When doing ARC training or accumulating pitches during a climbing marathon session, it can be easy to loose your concentration and let your form slide downhill. Here are some drills than can be used to give you something to work on while you log the vertical. If you have your own favorite climbing-drill, email us your suggestion and we’ll add it to the list!
Pick one drill per session. When your mind wanders to that Weiss Beer waiting for you at the end of the session, simply bring your thoughts back to your skills-focus.
While climbing look at a foothold, then close your eyes, and move your foot onto the foothold using only “feel”. When you think you are there, open your eyes to judge your performance. Not practical to do on every move.
Make careful and precise toe placements. Select a ‘bull’s eye’ on each hold and don’t look away from the hold until your toe/foot is exactly where you want it. Go slow if you are sloppy. Speed up as you gain precision. (Can be combined with the blinking drill from time to time)
Think about maximizing foot-force throughout movements. The mind thinks about the reaching hand, typically. So focus on the opposing foot (which drives the reaching hand).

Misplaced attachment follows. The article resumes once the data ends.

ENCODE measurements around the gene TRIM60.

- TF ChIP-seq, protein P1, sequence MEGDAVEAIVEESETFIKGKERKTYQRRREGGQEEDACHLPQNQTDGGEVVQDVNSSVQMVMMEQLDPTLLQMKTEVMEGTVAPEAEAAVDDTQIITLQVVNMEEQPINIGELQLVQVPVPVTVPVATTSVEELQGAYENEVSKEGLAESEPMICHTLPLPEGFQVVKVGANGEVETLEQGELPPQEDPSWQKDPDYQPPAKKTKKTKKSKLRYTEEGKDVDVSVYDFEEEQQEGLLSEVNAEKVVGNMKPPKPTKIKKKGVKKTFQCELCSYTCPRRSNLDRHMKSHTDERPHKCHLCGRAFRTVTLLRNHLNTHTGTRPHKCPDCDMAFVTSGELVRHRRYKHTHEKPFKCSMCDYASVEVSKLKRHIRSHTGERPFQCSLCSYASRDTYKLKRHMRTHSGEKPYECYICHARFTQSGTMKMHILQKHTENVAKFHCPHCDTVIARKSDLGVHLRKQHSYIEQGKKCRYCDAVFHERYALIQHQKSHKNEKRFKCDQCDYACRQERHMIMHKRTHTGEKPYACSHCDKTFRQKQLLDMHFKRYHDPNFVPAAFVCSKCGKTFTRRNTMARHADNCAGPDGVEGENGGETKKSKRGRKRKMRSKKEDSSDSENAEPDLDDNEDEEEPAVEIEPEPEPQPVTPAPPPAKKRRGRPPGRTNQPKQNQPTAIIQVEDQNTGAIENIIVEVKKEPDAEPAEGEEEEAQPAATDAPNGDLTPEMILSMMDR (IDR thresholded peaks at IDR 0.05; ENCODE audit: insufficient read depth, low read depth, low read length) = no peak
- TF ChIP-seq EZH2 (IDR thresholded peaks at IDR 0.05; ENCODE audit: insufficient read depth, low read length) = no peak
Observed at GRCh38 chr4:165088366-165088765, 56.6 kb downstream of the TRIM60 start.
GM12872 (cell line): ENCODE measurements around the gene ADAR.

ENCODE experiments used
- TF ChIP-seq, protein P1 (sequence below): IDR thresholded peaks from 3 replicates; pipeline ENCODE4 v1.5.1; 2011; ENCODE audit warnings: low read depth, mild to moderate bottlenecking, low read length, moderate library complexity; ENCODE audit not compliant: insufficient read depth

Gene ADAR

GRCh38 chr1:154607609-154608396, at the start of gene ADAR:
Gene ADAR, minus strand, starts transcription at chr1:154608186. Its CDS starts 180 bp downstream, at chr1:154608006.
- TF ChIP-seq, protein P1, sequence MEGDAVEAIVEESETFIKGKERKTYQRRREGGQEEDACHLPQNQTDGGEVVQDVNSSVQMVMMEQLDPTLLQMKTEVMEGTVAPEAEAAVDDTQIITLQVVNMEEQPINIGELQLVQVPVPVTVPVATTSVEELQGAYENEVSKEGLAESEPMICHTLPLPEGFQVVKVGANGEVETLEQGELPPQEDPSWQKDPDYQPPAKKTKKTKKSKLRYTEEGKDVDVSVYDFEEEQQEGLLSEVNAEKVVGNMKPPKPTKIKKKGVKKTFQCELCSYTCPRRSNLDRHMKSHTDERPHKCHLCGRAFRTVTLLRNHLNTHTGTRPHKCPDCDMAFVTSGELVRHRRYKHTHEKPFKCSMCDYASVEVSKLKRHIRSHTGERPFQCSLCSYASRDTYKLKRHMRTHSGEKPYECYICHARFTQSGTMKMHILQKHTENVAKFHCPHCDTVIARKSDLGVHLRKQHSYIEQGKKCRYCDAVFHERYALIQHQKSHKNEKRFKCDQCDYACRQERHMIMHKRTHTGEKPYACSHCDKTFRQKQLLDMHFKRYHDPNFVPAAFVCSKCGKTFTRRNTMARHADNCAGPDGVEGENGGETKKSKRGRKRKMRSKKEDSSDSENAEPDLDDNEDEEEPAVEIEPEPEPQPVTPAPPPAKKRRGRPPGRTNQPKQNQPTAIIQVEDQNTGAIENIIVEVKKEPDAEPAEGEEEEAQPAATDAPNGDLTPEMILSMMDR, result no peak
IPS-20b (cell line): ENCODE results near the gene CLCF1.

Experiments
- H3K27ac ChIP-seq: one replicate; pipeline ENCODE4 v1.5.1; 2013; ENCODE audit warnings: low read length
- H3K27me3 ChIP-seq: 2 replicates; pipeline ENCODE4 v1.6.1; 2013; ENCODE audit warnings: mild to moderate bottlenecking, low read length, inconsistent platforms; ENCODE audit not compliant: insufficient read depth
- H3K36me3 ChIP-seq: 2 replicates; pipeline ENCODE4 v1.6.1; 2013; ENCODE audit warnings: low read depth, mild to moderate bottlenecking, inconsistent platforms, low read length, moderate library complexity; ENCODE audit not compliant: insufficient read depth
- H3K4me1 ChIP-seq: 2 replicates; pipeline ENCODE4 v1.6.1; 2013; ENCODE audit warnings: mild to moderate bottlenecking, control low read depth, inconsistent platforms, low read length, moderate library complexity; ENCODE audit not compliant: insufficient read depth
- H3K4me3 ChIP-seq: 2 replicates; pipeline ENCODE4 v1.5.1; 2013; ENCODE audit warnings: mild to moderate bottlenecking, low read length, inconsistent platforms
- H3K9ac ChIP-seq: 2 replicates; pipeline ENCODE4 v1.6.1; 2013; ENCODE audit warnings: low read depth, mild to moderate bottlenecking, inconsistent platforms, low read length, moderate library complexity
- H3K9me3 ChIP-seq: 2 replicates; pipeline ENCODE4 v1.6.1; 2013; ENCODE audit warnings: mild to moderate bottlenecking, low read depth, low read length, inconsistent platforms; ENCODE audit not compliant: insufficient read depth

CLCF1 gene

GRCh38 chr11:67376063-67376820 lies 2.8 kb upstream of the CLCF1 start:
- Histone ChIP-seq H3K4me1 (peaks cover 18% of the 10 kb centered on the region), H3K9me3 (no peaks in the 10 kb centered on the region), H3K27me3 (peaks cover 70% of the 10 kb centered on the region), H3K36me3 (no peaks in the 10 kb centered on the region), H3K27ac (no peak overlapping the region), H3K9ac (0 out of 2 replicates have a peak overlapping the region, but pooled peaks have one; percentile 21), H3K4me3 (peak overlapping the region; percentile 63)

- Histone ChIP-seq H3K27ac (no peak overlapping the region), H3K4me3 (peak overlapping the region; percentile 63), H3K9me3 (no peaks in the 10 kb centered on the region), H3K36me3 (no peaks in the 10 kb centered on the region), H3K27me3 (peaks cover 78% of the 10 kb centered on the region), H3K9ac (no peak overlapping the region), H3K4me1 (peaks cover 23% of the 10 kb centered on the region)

Seek out rest positions. Some may be unusual, and not necessary, but start to see more ways you can rest. Look for stems, kneebars, drop-knees, jams, thumb wraps, etc. Try to quickly see, and then enter, the best rest position. Settle into it and relax all the muscles you can. Slow your breath. Relax forearms. Then start climbing again.
Once you place your foot on the hold you are not allowed to move it. A few things this glue-foot drill brings up: Notice the feel of a properly ‘glued foot’. Focus on establishing a wide contact area between the shoe and the hold. This has a lot of correlation for how to stand on footholds on granite where the holds are very small and need a lot of shoe rubber in contact with the rock. Not moving the foot is also important on granite because it maximized holding power and minimizes slips.
Max weight on feet
Similar to the “Toe Hard” Drill. Concentrate on maximizing foot force while holding your core in. One of the main benefits of this bouldering training is that it is essentially a highly-specific core workout. You need a strong core on steep terrain to keep the center of mass in as close to the rock as you can. And therefore, keep as much of that mass over your feet (and off your arms) as is possible.
Consciously pause after a difficult move or series of moves. Re-start deep, even breathing. Deliberately relax your grip, shift weight onto your feet. Shake out if possible. You can try to identify the moment that breathing stops or you tense up and practice overcoming this response (this can be practiced for a lifetime…)
Attempt to climb the boulder problems in one continuous movement. Try to minimize any pause in motion. it will help to mentally rehearse the sequences before beginning. Feel how climbing with momentum, assuming you have the strength, is often easier than climbing statically.
Your personal favorite rock climbing drills? Email us at firstname.lastname@example.org